NAOMI KLEIN'S new book is This Changes Everything: Capitalism Vs the Climate and it may be her most provocative book yet. The author of No Logo (2000) and The Shock Doctrine (2007) says the book has an 'unashamedly radical thesis at it heart':
'The really inconvenient truth is that it’s not about carbon—it’s about capitalism. The convenient truth is that we can seize this existential crisis to transform our failed economic system and build something radically better.'
Many mainstream environmental groups will be uncomfortable with this book because she bluntly criticises them for having surrendered to the demands of capitalism.
She dismisses pro-market solutions proposed by people like Russel Norman and the Green Party because '“dealing with the climate crisis will require a completely different economic system.'
She says that so called alternatives like technological innovations, cap and trade schemes and so-called 'clean energy', are, at best, 'band aid solutions'. She says they have also had a negative impact on the environment.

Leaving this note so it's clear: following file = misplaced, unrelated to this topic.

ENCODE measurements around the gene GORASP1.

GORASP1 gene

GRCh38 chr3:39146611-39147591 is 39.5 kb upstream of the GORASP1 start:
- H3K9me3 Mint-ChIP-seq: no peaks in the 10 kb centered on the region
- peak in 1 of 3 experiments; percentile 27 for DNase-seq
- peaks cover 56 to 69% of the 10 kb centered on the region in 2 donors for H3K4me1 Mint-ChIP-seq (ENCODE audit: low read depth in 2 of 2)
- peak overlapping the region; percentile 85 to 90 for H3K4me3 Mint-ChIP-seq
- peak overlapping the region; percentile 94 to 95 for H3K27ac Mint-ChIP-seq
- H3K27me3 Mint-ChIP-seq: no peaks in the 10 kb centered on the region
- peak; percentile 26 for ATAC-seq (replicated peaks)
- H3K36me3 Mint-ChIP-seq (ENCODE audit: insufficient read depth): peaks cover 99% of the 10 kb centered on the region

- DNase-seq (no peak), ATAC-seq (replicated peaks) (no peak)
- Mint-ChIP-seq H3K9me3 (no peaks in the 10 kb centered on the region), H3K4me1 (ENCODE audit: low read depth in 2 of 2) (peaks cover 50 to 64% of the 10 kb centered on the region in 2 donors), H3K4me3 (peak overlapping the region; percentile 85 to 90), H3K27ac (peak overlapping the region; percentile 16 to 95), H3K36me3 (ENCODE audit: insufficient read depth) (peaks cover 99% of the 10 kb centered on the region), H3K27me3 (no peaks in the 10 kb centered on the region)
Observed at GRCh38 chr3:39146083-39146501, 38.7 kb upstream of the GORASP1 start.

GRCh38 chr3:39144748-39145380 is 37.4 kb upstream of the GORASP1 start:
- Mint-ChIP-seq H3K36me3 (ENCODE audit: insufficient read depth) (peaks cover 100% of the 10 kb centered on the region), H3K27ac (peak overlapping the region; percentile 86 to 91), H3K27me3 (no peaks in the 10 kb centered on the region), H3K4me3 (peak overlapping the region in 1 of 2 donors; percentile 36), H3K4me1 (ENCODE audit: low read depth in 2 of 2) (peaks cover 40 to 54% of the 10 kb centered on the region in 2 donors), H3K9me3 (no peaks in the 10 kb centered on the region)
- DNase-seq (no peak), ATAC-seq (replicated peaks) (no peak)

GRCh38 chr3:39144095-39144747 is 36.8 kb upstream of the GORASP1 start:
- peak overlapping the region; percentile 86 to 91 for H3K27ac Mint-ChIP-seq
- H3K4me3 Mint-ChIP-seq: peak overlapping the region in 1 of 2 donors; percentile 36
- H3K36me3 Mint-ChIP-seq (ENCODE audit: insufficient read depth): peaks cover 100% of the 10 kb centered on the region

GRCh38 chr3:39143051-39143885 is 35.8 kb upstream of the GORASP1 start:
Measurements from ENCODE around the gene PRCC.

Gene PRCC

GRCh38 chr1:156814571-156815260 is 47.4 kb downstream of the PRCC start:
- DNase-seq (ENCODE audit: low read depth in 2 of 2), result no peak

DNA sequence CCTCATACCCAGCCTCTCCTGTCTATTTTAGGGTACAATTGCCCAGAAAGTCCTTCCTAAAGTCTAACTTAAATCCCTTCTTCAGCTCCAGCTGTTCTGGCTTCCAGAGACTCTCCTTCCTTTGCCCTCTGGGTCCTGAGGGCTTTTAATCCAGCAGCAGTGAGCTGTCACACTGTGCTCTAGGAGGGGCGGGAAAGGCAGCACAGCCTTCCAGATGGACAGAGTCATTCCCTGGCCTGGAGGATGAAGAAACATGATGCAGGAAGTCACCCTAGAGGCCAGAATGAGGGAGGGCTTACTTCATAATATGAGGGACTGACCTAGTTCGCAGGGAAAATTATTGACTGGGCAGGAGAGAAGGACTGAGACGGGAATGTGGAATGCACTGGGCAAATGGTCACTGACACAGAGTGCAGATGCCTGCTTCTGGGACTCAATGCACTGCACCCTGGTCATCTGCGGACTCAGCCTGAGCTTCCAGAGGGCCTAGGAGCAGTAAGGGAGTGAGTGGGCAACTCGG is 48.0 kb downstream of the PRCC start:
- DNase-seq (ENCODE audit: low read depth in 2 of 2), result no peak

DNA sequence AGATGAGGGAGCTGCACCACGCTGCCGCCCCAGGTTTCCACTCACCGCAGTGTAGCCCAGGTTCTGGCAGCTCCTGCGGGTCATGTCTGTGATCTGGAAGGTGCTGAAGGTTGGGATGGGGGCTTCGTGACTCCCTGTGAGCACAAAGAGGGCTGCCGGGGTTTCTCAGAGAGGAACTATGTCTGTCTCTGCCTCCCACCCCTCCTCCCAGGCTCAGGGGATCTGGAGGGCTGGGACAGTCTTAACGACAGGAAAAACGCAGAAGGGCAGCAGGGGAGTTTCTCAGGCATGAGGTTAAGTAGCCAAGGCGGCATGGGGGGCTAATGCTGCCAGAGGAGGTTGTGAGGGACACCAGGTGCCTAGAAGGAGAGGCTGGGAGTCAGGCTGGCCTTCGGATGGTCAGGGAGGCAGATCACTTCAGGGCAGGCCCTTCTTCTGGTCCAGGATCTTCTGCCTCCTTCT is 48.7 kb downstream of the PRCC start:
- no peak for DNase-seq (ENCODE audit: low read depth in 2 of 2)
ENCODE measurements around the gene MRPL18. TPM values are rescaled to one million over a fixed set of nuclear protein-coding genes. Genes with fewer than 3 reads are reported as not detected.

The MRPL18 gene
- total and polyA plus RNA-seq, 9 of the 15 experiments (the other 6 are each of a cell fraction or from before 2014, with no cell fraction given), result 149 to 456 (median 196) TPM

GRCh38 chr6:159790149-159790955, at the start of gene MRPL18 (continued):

Klein says, for instance, that carbon trading programs simply allow manufacturers to produce more harmful greenhouse gases, just to be paid to reduce them. In the process, carbon trading schemes have helped corporations make billions—allowing them to directly profit off the degradation of the planet. Carbon trading has become simply another profit-making vehicle for market capitalism.
Naomi Klein's argues that we must break with market economics and move to an economy that is not based on fossil fuels, demands endless growth, and concentrates power in the hands of the 1 percent.
In a speech she made last year, Klein said:
'...our current economic model is not only waging war on workers, on communities, on public services and social safety nets. It’s waging war on the life support systems of the planet itself. The conditions for life on earth.
Climate change. It’s not an “issue” for you to add to the list of things to worry about it. It is a civilizational wake up call. A powerful message – spoken in the language of fires, floods, storms and droughts — telling us that we need an entirely new economic model, one based on justice and sustainability.'